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Christina Patterson

Christina Patterson: Diet books? They're just for reading

The wrong kind of weather, and indeed management, may be the chief cause of delays on our own super-pricey trains, but in New York explanations for late-running trains are a little less prosaic. According to the city's Metropolitan Transportation Authority, the main culprits, after engineering problems, are "fainting dieters". Only in the land of the free and the faddy could an urgent desire to squeeze into your size-0 jeans bring public transport grinding to a halt. The supersized, wedged into seats increasingly designed for baby whales, must be furious.

Those poor Americans! They don't understand. Diets are not something you do, but something you read. Diet books are, in fact, among my favourite literary genres. Not quite on a par with poetry, but certainly up there. On Christmas Day, after clearing up a meal that would have satisfied the most corpulent of our American cousins, I curled up with a plate of mince pies and my latest shiny, pink acquisition: Neris and India's Idiot Proof Diet. I read the Dr Atkins New Diet Revolution in Waterstone's Piccadilly, with a large glass of sauvignon and a bowl of Kettle chips. I read Gillian McKeith's You Are What You Eat in the foyer of a posh hotel in Guildford with a cafetière of coffee and a plate of chocolate biscuits.

A quick glance at my bookshelves triggers a treasure trove of memories. Fat Attack, Stop the Insanity!, Lighten Up, 6 Ways to Lose a Stone in 6 Weeks - all gave me hours of pleasure, punctuated by tasty treats. Am I fat? No. My thighs, like everyone else's, are currently a testament to enthusiastic consumption of festive food (average weight gain over Christmas is, apparently, 5lbs), but no one could call me porky. Like every other normal-sized woman in the country, I'd love to lose half a stone, but I can't be bothered. I'd really rather read the books.

On Boxing Day, I read French Women for All Seasons, a present from a friend and the sequel to Mireille Giuliano's internationally bestselling, French Women Don't Get Fat. I hated it. I hated it for the same reasons I hated her first book, in which she berated women who indulged in a glass of orange juice at breakfast or more than a single mouthful of pudding. Here, she adopts a similar tone. "French women" she says when describing her "50 per cent rule" are "apt to tell the person dishing, 'la moitié, s'il vous plait'". Well, bully for them. The more normal response would be to wolf it down and yell for seconds.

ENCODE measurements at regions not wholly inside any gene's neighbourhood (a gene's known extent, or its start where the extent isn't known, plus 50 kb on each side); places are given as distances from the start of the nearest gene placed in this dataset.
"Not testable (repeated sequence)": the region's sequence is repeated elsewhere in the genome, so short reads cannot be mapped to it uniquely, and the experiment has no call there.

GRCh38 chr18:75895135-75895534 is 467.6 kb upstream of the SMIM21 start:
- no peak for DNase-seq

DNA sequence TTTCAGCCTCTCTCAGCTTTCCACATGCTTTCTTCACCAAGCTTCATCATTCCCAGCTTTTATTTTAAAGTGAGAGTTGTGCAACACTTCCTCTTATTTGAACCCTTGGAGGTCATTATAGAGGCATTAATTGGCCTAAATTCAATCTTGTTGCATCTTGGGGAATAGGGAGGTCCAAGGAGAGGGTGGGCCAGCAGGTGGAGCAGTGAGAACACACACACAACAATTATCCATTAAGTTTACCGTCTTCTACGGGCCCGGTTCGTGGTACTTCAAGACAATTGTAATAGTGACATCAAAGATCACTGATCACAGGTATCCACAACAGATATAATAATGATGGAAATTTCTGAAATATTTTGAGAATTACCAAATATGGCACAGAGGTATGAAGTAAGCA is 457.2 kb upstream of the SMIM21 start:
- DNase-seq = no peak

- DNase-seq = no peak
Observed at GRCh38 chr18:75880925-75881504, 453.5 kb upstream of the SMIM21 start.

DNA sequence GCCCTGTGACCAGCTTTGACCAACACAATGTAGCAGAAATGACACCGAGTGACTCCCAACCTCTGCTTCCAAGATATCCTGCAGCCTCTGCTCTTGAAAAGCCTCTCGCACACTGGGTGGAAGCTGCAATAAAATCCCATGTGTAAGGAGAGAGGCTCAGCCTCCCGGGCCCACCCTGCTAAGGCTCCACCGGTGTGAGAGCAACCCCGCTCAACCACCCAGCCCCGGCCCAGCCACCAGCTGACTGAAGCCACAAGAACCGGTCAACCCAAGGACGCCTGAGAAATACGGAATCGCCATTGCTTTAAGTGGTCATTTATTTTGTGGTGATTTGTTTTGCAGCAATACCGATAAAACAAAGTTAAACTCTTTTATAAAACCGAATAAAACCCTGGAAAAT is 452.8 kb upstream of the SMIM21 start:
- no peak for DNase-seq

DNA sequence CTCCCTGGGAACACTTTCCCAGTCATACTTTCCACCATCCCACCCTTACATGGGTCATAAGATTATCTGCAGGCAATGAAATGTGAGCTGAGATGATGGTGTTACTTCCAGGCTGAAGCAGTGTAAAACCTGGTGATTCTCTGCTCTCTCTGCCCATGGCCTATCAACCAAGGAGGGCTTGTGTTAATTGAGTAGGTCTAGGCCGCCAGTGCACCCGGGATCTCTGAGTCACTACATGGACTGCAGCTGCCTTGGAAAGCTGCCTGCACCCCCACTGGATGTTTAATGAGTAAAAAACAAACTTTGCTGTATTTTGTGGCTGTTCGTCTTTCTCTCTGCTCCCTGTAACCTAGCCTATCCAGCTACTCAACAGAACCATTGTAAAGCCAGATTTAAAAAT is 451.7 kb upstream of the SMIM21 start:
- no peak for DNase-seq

I hated it, in fact, because, like a thriller that reveals the killer in the opening chapter, it broke the rules of the genre. It's a genre that goes back a long way, arguably (though an apple would be a bit high in the glycaemic index for current tastes) to the Book of Genesis. Like so many of the great works of literature - Sir Gawain and the Green Knight, Paradise Lost, The Faerie Queen - diet books are about a quest, a quest for a pearl of great price and one that will involve a series of taxing trials. It doesn't matter if the pearl is a medieval maiden or a skinny butt. It is ultimately unattainable, a dream that will remain forever wreathed in the mists of fantasy.

These are fantasy books without the goblins, the muggles or the dragons. Packed with strangely soothing pseudo-science (glycaemic index, ketosis, blah, blah, blah), they are profoundly repetitive, offering the same consolatory pleasures as a fairy tale or a lullaby. A fairy tale in which - deliciously, briefly - you take the starring role.

You are not, obviously, going to follow the diet, which is probably just as well. For then what would you have to dream about? Apart from a better world, of course, and you don't get that by cutting the carbs. Or perhaps, in the light of global warming, you do. But that would involve real sacrifice. You couldn't just read about not flying to Barcelona, you'd actually have to do it. Which would be even tougher than saying "la moitié" to chocolate pudding.

Meet the right royal sales force

It was, apparently, our future king who told Kate Middleton to get on her bike. Not literally (though that might have been a good idea in the light of the parking ticket she got on Wednesday), but in the good old Norman Tebbit sense of "get a job, love". This might sound a bit rich coming from a young man whose prime duty is to provide fodder for the popular press, but Prince William is, according to friends, keen for Kate not to go the way of all WAGs.

So now our probable future queen is selling tights. In this, she joins a fine tradition. Until the royal command to cease, Sophie Wessex sold her contacts and, er, her brains. Samantha Cameron sells posh stationery. Her husband, possibly our next elected Prime Minister, used to sell crap telly.

Oh brave new world of sales and spin! Truly, a Royal Family for our times.

* The HR department at The Independent is, of course, above reproach, but you really do have to wonder about the mental health of some of the people who glory in the name of "human resources".

Recent applicants for jobs as van drivers at the Norwich branch of B&Q were invited to gyrate to the Jackson 5's "Blame it on the Boogie". "It was a relaxed way to get the interview session under way," said a spokesperson for B&Q.

There is a huge gap between recruitment practices in the public and private sector. In the public sector, you have huge interview panels policing your every word, endless shortlist criteria and boxes to tick. In the private sector, you can do what the hell you want. In the City, or the media, this can be a cosy chat with your father's best mate. Elsewhere, as in Norwich, it can be a ritual humiliation dreamt up by psychopaths. Ones who have clearly been taking lessons from Donald Rumsfeld.